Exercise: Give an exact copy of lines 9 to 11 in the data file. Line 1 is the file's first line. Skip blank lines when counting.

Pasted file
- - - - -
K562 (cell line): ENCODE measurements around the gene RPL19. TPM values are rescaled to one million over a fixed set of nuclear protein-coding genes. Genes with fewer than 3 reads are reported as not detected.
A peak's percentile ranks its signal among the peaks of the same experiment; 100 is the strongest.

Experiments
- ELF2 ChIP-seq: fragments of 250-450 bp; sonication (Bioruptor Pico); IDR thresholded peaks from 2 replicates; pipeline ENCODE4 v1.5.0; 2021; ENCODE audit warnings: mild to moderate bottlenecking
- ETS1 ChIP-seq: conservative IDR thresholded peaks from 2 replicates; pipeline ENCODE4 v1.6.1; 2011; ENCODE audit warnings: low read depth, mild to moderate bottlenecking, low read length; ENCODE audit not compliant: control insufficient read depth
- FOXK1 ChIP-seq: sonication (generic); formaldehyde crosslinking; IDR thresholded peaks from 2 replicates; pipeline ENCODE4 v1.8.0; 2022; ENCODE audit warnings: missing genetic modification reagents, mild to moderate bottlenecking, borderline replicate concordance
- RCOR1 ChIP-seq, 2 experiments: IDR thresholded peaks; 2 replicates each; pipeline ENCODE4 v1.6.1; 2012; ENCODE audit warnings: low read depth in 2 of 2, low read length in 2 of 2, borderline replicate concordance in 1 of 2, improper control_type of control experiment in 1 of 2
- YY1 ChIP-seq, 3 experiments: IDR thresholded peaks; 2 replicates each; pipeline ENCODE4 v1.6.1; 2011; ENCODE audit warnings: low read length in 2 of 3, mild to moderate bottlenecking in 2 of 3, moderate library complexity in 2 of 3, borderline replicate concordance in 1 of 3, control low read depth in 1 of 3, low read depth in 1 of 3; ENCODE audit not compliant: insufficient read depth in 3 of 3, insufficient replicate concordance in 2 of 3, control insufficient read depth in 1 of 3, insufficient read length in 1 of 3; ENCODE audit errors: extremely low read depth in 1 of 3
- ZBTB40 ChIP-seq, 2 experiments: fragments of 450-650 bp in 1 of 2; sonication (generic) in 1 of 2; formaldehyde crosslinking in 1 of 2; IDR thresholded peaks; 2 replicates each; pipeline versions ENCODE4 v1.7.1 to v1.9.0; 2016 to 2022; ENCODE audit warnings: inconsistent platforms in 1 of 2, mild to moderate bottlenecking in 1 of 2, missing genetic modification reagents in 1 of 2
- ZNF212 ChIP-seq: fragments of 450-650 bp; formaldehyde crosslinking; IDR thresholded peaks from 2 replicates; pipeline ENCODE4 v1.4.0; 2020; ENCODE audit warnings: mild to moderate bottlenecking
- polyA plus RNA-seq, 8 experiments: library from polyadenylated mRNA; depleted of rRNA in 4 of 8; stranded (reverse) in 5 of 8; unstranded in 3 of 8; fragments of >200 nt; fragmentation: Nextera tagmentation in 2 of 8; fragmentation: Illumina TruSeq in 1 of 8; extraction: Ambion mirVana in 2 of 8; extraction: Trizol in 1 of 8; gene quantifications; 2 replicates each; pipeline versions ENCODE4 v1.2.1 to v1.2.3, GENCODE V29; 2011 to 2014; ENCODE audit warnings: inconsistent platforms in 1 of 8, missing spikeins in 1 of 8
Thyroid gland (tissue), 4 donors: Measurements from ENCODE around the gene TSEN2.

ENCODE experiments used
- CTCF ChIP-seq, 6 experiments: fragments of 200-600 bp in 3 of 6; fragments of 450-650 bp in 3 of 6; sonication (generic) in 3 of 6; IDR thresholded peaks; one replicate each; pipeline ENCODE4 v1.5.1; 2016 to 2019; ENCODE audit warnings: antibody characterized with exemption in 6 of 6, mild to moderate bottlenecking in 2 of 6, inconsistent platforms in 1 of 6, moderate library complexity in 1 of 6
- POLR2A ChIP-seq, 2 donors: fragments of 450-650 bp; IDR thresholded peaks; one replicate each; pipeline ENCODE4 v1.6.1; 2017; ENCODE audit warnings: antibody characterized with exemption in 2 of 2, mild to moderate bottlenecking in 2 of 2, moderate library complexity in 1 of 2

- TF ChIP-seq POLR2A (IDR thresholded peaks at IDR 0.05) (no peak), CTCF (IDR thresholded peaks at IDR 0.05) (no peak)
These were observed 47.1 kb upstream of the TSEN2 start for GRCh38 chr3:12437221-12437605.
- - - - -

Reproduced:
- ZBTB40 ChIP-seq, 2 experiments: fragments of 450-650 bp in 1 of 2; sonication (generic) in 1 of 2; formaldehyde crosslinking in 1 of 2; IDR thresholded peaks; 2 replicates each; pipeline versions ENCODE4 v1.7.1 to v1.9.0; 2016 to 2022; ENCODE audit warnings: inconsistent platforms in 1 of 2, mild to moderate bottlenecking in 1 of 2, missing genetic modification reagents in 1 of 2
- ZNF212 ChIP-seq: fragments of 450-650 bp; formaldehyde crosslinking; IDR thresholded peaks from 2 replicates; pipeline ENCODE4 v1.4.0; 2020; ENCODE audit warnings: mild to moderate bottlenecking
- polyA plus RNA-seq, 8 experiments: library from polyadenylated mRNA; depleted of rRNA in 4 of 8; stranded (reverse) in 5 of 8; unstranded in 3 of 8; fragments of >200 nt; fragmentation: Nextera tagmentation in 2 of 8; fragmentation: Illumina TruSeq in 1 of 8; extraction: Ambion mirVana in 2 of 8; extraction: Trizol in 1 of 8; gene quantifications; 2 replicates each; pipeline versions ENCODE4 v1.2.1 to v1.2.3, GENCODE V29; 2011 to 2014; ENCODE audit warnings: inconsistent platforms in 1 of 8, missing spikeins in 1 of 8